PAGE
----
Hedge Funds and Private Equity Lure Billions From Rich Asians
(Bloomberg) -- Wealthy Asians are pouring money at a record pace into alternative assets through private banks and high-end investment firms to escape low interest rates and volatile listed markets.
The haul at JPMorgan Chase & Co.’s private banking arm from Asian clients more than doubled this year to an all-time high. HSBC Holdings Plc hit a record, with more than half of its inflows coming from Asia. Firms such as Credit Suisse Group AG and Apollo Global Management have made key personnel moves to step up in a region that’s seeing the fastest growth in wealthy people.
“Historically, most of the private banking client demand for alternative investments has come from ultra-high net worth individuals, who are familiar with private equity,” said Alois Mueller, the co-head of private equity at Credit Suisse who relocated to Hong Kong to also lead private & alternative markets Asia-Pacific. “This trend is now being extended to high net worth and affluent investors as well.”
While a crackdown by Beijing on private business and a campaign for common prosperity have jolted Asian markets, the region, already home to more billionaires than any other, is a fast growing hub for private banking. Asia is poised for the biggest jump in individuals with a net worth of at least $30 million, according to a Knight Frank report. By 2025, the region will be home to 24% of all ultra-high net worth individuals, up from 17% a decade earlier, it said.
At JPMorgan, the total amount raised from wealthy Asia clients is in the billions of dollars this year as demand for investing in hedge funds jumped several times and interest in private equity nearly doubled, according to Albert Yang, head of alternative investments for Asia. The private bank has also set up the structure for a bespoke distressed fund for its wealthy clients.
While definitions vary, ultra-high net worth individuals typically have fortunes of more than $30 million, while high net people can sit on at least $1 million.
Private investments typically offer higher returns but are less liquid. Annual returns on alternative investments are often “in the teens or even higher,” according to Mueller at Credit Suisse.
Even so, hedge funds come with their own risks. In November, they posted the largest single-month decline since March 2020 as equities fell sharply due to fears of new omicron restrictions, according to Hedge Fund Research.
As one example, the $4 billion hedge fund at Hong Kong-based BFAM Partners is heading for the first annual loss in its nine-year history, hurt by a selloff in China real estate credit. The BFAM Asian Opportunities Fund lost more than 10% in the first 11 months of the year, according to people with knowledge of its performance. The crackdown on the real estate sector has prompted a number of companies to fall into distress, wiping $46 billion off the wealth of China’s property tycoons.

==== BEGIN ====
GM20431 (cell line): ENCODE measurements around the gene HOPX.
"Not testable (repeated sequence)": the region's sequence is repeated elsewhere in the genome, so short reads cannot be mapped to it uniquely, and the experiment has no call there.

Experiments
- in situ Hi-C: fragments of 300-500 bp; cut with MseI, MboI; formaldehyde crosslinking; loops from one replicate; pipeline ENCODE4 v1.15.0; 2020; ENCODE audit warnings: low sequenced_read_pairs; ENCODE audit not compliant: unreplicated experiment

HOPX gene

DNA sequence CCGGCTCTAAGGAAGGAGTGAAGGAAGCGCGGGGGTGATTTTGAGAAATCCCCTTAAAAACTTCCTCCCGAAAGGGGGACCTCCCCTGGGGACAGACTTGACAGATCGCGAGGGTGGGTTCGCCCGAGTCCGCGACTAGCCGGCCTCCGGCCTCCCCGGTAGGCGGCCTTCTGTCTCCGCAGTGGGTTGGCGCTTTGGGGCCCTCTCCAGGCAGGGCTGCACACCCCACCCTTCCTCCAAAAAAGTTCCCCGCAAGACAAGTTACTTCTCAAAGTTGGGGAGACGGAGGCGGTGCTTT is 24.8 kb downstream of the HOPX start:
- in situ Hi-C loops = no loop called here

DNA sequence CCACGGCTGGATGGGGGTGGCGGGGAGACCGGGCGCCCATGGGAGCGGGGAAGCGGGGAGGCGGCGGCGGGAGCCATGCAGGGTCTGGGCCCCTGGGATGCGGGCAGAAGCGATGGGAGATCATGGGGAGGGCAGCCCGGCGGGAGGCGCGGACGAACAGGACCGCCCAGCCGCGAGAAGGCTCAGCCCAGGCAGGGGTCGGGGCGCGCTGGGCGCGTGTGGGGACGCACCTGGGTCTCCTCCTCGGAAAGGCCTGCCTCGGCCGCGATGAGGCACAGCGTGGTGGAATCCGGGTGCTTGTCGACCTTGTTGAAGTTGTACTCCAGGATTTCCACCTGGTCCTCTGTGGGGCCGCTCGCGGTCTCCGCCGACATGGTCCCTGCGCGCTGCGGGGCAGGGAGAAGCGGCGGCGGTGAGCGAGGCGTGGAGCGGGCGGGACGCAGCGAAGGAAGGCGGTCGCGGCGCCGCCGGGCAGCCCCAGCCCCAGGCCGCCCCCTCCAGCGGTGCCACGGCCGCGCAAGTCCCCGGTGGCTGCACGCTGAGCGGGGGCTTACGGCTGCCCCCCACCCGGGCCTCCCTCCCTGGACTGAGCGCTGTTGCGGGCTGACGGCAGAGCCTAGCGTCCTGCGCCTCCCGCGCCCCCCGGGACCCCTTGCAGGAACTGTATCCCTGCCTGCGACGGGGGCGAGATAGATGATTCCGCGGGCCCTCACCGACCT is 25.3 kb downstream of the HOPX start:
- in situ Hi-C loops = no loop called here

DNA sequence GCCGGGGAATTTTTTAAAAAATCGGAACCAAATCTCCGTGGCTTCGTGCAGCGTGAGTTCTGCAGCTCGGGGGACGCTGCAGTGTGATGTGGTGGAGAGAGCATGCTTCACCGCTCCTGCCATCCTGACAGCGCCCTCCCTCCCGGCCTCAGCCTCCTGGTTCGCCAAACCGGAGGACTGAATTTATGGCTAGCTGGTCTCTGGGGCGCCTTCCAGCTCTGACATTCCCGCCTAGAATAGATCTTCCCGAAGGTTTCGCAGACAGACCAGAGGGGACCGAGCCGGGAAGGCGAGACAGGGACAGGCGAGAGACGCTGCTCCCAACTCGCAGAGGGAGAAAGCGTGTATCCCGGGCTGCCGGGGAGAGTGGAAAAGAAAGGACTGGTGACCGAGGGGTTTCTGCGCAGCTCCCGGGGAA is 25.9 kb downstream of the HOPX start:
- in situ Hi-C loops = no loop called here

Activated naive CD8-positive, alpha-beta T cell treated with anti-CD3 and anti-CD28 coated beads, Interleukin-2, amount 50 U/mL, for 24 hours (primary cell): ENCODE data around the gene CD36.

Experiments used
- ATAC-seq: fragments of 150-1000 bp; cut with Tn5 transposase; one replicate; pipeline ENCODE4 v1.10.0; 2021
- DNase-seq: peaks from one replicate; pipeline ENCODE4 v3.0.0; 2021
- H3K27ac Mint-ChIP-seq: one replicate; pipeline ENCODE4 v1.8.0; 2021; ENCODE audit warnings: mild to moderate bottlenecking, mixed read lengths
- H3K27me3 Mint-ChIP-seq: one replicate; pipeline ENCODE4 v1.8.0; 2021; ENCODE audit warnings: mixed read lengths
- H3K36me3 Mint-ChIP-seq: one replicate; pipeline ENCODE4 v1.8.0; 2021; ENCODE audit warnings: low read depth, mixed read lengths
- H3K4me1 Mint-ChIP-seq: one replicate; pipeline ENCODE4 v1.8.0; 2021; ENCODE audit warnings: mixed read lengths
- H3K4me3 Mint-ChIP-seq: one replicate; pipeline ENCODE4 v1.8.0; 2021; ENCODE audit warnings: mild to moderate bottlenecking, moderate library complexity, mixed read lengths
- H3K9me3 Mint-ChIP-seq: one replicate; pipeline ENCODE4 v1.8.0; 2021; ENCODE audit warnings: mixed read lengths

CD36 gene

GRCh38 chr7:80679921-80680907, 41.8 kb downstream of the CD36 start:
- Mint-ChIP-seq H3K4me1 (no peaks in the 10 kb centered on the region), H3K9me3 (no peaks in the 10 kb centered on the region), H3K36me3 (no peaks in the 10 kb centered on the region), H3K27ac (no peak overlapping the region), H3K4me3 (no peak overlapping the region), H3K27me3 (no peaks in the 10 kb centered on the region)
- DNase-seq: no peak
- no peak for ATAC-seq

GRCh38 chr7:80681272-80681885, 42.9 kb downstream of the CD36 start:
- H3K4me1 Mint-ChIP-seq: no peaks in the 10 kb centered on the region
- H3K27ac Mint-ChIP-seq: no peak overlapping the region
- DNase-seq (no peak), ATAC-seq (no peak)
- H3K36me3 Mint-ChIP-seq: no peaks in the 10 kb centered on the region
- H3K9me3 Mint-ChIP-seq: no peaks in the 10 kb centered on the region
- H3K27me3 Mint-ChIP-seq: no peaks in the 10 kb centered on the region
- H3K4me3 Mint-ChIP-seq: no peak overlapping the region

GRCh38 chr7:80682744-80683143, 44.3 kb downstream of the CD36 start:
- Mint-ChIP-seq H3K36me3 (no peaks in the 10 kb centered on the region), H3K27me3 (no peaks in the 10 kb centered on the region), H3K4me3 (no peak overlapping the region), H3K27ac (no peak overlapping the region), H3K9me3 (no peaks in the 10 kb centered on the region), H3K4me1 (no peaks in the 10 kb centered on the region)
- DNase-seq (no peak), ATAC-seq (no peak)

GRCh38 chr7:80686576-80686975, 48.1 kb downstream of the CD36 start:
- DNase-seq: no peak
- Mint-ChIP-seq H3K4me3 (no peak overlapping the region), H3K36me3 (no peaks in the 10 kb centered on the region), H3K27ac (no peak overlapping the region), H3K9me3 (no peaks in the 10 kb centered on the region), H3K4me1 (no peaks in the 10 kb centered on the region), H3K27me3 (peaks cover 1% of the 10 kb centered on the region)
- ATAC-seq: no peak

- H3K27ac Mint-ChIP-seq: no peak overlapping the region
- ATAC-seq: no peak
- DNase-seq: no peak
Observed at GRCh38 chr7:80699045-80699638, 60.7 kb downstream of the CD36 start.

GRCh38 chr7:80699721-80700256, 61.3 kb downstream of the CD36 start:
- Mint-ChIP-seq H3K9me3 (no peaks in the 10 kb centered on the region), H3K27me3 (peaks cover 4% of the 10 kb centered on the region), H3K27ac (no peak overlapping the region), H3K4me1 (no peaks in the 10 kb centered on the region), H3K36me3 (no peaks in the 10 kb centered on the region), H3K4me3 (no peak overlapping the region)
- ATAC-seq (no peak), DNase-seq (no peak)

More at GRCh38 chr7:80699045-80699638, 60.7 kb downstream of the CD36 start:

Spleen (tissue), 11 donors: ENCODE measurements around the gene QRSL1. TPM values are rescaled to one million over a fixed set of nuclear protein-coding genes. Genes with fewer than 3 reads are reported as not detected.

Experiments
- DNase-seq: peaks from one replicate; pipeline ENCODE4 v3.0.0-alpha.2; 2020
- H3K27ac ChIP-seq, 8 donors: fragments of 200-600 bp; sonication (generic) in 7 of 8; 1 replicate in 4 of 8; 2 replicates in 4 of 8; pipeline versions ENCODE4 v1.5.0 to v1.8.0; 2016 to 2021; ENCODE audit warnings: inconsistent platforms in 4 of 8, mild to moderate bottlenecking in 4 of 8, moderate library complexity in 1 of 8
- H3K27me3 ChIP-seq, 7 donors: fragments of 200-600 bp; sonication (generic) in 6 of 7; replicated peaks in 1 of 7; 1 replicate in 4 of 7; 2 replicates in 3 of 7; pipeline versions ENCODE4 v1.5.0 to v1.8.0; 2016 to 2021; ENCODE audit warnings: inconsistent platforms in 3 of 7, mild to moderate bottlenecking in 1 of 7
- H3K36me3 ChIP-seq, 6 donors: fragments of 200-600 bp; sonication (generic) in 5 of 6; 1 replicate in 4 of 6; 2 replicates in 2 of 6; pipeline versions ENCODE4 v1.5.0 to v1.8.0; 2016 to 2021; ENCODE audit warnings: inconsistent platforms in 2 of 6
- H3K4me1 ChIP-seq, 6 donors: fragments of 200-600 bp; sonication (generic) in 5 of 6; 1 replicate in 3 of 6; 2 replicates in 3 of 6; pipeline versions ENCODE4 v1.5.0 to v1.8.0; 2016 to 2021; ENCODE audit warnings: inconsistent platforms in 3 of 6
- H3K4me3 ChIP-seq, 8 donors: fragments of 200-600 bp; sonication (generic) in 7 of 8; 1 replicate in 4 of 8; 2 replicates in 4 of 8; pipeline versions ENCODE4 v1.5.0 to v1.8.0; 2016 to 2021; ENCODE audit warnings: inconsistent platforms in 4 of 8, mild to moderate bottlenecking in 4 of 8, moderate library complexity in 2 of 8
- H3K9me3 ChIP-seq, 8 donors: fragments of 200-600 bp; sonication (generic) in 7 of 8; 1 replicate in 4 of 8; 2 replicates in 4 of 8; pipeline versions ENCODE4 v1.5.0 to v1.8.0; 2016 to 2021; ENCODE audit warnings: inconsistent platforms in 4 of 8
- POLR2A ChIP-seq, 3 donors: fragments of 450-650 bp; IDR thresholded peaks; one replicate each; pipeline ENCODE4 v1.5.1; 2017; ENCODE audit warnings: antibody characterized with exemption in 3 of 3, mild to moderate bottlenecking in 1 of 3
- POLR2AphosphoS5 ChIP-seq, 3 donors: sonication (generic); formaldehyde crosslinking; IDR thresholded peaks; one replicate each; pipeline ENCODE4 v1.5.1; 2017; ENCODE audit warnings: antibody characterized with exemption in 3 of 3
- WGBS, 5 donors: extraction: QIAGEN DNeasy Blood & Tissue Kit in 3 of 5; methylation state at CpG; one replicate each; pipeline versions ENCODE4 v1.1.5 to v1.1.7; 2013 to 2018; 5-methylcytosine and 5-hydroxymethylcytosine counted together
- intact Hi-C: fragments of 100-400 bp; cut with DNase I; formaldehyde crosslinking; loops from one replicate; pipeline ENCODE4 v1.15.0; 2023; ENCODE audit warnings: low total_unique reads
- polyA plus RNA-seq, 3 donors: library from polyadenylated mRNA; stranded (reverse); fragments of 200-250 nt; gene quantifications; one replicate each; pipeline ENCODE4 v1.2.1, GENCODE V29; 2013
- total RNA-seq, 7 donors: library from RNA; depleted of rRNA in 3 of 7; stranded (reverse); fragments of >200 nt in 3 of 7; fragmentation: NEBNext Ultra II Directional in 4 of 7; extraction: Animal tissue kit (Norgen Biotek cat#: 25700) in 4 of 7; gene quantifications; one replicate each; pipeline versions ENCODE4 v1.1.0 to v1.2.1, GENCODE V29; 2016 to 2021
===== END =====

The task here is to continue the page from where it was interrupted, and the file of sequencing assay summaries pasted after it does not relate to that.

And private bankers are being careful in where they place their clients’ money. The alternative asset team at JPMorgan’s private bank met with more than 1,000 private investment managers and up to 500 hedge funds globally this year, picking just 3% to invest in, said Yang.
Asian clients have shifted capital from “directional” hedge funds that typically offer higher returns but are more volatile to multi-strategy, more diversified hedge funds that can deliver returns of about 8-12%, according to Yang.
The rising need for private equity among the wealthy comes as firms are cooling on China, pulling back from real estate. Among international funds a third will reduce their exposure to Chinese property over the next three years with none planning an increase, according to a survey by alternative asset manager Coller Capital. When including buyouts, venture, infrastructure, and private credit, there was an even split between increasing or cutting investments in China, Coller found.
China private market fundraising has slumped about 60% year-to-date from 2020, according to data compiled by Preqin.
Credit Suisse has raised more than $1.5 billion from wealth management clients for its annual vintage private equity fund over the past years, with “strong and increasing demand” from Asia-Pacific, said Mueller. Credit Suisse also partnered with BlackRock Inc. this year to launch a bespoke private equity fund that focuses on health and well-being.
HSBC, Europe’s largest bank which is pushing to become the leader in wealth in Asia, earlier this year said it raised a record $2.3 billion from wealthy investors for alternative investments globally in 2020, with Asia accounting for $1.34 billion.
Global wealth is a “key growth channel” and Apollo expects individuals and their advisers to invest $50 billion in its strategies over the next five years and is building its business to support this demand, said Stephanie Drescher, the firm’s chief client and product solutions officer.
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